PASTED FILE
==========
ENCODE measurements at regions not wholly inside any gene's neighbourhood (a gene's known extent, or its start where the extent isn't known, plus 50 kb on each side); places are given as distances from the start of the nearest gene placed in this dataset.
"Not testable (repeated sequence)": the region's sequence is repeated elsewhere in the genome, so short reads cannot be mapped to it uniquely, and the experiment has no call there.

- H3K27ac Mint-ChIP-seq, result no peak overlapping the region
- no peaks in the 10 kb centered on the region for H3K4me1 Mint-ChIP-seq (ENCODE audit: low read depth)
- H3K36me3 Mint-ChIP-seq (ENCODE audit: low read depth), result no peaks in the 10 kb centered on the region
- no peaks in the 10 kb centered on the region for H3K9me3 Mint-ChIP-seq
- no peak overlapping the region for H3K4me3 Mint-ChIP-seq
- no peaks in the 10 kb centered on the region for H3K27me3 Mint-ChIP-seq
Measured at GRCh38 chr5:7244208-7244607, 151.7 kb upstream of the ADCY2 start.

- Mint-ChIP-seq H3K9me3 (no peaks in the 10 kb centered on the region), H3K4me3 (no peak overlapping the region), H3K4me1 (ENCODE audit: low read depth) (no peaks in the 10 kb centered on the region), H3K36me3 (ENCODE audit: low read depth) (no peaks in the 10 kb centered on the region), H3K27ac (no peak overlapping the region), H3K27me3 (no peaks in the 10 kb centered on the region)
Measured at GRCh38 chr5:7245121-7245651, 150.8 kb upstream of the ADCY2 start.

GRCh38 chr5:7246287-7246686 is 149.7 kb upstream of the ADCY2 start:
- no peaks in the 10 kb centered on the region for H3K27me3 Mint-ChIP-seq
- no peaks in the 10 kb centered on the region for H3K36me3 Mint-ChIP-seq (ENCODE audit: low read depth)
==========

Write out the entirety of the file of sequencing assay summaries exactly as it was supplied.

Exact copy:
ENCODE measurements at regions not wholly inside any gene's neighbourhood (a gene's known extent, or its start where the extent isn't known, plus 50 kb on each side); places are given as distances from the start of the nearest gene placed in this dataset.
"Not testable (repeated sequence)": the region's sequence is repeated elsewhere in the genome, so short reads cannot be mapped to it uniquely, and the experiment has no call there.

- H3K27ac Mint-ChIP-seq, result no peak overlapping the region
- no peaks in the 10 kb centered on the region for H3K4me1 Mint-ChIP-seq (ENCODE audit: low read depth)
- H3K36me3 Mint-ChIP-seq (ENCODE audit: low read depth), result no peaks in the 10 kb centered on the region
- no peaks in the 10 kb centered on the region for H3K9me3 Mint-ChIP-seq
- no peak overlapping the region for H3K4me3 Mint-ChIP-seq
- no peaks in the 10 kb centered on the region for H3K27me3 Mint-ChIP-seq
Measured at GRCh38 chr5:7244208-7244607, 151.7 kb upstream of the ADCY2 start.

- Mint-ChIP-seq H3K9me3 (no peaks in the 10 kb centered on the region), H3K4me3 (no peak overlapping the region), H3K4me1 (ENCODE audit: low read depth) (no peaks in the 10 kb centered on the region), H3K36me3 (ENCODE audit: low read depth) (no peaks in the 10 kb centered on the region), H3K27ac (no peak overlapping the region), H3K27me3 (no peaks in the 10 kb centered on the region)
Measured at GRCh38 chr5:7245121-7245651, 150.8 kb upstream of the ADCY2 start.

GRCh38 chr5:7246287-7246686 is 149.7 kb upstream of the ADCY2 start:
- no peaks in the 10 kb centered on the region for H3K27me3 Mint-ChIP-seq
- no peaks in the 10 kb centered on the region for H3K36me3 Mint-ChIP-seq (ENCODE audit: low read depth)